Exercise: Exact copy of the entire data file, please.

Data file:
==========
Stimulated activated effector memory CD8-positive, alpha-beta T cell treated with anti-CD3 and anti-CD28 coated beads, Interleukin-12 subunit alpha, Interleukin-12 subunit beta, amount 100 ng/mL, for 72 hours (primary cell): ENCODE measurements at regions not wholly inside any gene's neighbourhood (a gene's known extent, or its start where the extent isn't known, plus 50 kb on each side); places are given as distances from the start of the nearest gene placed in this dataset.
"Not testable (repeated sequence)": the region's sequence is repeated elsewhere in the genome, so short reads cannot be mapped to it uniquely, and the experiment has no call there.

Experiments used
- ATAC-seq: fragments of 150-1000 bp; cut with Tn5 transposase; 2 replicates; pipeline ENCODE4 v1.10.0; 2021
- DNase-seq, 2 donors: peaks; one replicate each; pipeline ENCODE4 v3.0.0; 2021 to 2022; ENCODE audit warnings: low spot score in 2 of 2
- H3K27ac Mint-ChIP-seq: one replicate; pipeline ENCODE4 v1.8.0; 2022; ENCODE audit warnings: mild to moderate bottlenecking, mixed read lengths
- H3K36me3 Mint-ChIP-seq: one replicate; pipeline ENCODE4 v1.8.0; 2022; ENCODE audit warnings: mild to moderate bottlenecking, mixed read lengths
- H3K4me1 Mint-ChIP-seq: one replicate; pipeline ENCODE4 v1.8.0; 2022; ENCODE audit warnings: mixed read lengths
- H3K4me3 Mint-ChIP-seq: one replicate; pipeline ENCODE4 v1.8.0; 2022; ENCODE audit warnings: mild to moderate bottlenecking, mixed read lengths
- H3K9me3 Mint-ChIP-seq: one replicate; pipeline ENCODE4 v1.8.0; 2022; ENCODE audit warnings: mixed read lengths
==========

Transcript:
Stimulated activated effector memory CD8-positive, alpha-beta T cell treated with anti-CD3 and anti-CD28 coated beads, Interleukin-12 subunit alpha, Interleukin-12 subunit beta, amount 100 ng/mL, for 72 hours (primary cell): ENCODE measurements at regions not wholly inside any gene's neighbourhood (a gene's known extent, or its start where the extent isn't known, plus 50 kb on each side); places are given as distances from the start of the nearest gene placed in this dataset.
"Not testable (repeated sequence)": the region's sequence is repeated elsewhere in the genome, so short reads cannot be mapped to it uniquely, and the experiment has no call there.

Experiments used
- ATAC-seq: fragments of 150-1000 bp; cut with Tn5 transposase; 2 replicates; pipeline ENCODE4 v1.10.0; 2021
- DNase-seq, 2 donors: peaks; one replicate each; pipeline ENCODE4 v3.0.0; 2021 to 2022; ENCODE audit warnings: low spot score in 2 of 2
- H3K27ac Mint-ChIP-seq: one replicate; pipeline ENCODE4 v1.8.0; 2022; ENCODE audit warnings: mild to moderate bottlenecking, mixed read lengths
- H3K36me3 Mint-ChIP-seq: one replicate; pipeline ENCODE4 v1.8.0; 2022; ENCODE audit warnings: mild to moderate bottlenecking, mixed read lengths
- H3K4me1 Mint-ChIP-seq: one replicate; pipeline ENCODE4 v1.8.0; 2022; ENCODE audit warnings: mixed read lengths
- H3K4me3 Mint-ChIP-seq: one replicate; pipeline ENCODE4 v1.8.0; 2022; ENCODE audit warnings: mild to moderate bottlenecking, mixed read lengths
- H3K9me3 Mint-ChIP-seq: one replicate; pipeline ENCODE4 v1.8.0; 2022; ENCODE audit warnings: mixed read lengths